Charter schools are not the “one cure-all to the ills that beset education.” They shouldn’t “become the man” or allow the movement to stifle itself with a new bureaucracy. Instead, they should focus on meeting the needs of each individual child.
That was the message U.S. Education Secretary Betsy DeVos brought to thousands of charter school advocates gathered in the nation’s capital.
It was a closely watched speech at what’s been described as a pivotal political moment for the charter school movement. Some of its leaders have taken vocal stands against the Trump Administration and its proposed cuts to federal public education programs.
DeVos acknowledged the criticisms. But she said a grant program for districts that embrace weighted student funding and public school open enrollment, coupled with a proposed increase for the federal Charter Schools Program, would represent the single-largest investment in public school choice in the nation’s history.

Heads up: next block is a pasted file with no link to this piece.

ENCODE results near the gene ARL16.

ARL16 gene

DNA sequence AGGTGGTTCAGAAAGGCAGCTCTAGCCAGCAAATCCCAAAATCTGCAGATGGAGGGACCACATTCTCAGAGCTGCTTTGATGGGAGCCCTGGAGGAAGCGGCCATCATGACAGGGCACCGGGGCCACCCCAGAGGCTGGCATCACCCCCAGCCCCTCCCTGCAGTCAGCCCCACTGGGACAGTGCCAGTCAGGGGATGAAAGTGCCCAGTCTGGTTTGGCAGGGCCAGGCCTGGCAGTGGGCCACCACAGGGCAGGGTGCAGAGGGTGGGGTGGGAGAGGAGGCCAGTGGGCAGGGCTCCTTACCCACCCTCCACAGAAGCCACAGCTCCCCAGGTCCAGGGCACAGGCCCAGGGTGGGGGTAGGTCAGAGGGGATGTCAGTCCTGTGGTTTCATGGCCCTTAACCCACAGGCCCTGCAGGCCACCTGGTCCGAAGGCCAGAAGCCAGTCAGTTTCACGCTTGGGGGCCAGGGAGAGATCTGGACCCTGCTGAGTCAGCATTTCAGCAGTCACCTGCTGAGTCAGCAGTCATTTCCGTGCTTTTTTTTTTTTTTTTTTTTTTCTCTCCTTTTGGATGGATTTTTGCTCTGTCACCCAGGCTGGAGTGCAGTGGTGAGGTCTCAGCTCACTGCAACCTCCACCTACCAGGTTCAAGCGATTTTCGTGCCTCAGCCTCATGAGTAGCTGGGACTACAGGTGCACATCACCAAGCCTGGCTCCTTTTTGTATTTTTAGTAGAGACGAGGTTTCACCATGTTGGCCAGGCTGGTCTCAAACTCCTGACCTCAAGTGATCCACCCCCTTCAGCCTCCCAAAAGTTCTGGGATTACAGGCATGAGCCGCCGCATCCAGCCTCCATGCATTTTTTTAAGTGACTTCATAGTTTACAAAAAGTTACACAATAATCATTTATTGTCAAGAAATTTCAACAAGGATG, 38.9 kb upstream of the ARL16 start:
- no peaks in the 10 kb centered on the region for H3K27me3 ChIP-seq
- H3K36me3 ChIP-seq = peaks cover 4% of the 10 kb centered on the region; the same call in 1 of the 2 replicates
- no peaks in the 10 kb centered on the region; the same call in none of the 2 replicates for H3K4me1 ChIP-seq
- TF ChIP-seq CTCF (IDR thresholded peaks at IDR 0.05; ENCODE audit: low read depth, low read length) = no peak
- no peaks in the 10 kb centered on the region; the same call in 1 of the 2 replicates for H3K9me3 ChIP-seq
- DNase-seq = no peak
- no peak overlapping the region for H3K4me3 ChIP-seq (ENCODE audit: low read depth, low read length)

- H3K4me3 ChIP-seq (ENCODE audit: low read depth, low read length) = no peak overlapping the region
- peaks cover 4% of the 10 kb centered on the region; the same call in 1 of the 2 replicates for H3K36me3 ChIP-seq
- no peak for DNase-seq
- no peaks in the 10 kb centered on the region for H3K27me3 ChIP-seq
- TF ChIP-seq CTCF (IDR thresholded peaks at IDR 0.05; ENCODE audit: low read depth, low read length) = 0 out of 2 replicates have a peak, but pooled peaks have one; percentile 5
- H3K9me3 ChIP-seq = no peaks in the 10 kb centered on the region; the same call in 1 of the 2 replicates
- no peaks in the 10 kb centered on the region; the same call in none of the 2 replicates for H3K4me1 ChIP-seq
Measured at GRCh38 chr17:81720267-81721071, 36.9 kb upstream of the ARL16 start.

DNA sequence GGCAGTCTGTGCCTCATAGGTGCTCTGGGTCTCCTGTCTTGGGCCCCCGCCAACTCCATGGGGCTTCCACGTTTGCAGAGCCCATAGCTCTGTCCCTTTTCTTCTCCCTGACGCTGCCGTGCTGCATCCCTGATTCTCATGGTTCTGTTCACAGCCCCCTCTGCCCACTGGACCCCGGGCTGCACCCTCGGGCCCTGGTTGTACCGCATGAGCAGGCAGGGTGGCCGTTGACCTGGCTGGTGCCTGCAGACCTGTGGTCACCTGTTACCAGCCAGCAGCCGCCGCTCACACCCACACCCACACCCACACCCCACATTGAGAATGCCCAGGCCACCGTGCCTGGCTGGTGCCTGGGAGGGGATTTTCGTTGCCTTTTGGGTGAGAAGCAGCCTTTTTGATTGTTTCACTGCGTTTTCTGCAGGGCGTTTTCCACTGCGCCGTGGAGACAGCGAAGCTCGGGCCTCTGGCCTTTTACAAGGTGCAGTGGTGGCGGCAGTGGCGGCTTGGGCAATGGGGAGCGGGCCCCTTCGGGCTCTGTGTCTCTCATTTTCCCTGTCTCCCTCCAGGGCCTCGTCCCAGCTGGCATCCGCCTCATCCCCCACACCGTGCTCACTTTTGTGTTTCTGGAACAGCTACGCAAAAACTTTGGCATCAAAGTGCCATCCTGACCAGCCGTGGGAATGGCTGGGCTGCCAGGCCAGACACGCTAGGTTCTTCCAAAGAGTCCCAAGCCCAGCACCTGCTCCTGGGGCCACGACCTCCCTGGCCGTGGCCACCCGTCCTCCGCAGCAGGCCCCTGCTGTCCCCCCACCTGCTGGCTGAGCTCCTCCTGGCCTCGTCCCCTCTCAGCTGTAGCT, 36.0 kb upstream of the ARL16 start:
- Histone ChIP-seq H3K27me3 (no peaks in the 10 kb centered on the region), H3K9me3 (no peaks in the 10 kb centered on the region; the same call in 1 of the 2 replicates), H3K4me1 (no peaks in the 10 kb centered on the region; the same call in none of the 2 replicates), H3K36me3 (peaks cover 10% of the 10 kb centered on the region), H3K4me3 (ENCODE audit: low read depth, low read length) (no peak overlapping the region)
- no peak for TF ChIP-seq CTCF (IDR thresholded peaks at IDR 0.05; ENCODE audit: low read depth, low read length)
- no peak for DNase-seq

“This administration has sent a clear message: We trust parents, and we believe in students,” she said. “We will fight for every parent and every child.”
In a reference to recent writing by Rick Hess of the American Enterprise Institute, DeVos admonished charter schools not to “become the man.” The movement must not create stifling bureaucracies (embodied by the idea of a 500-page charter school applications). The line won some applause.
Charter schools do not have a monopoly on serving children well, DeVos said — a push, perhaps, for some of the voucher skeptics in the room.
The movement’s goal should be to ensure each individual child, regardless of his or her needs, can thrive, she said. A system that denies parents the right to find the right environment for their children “denies them a basic human right.”
Her full prepared remarks can be read here.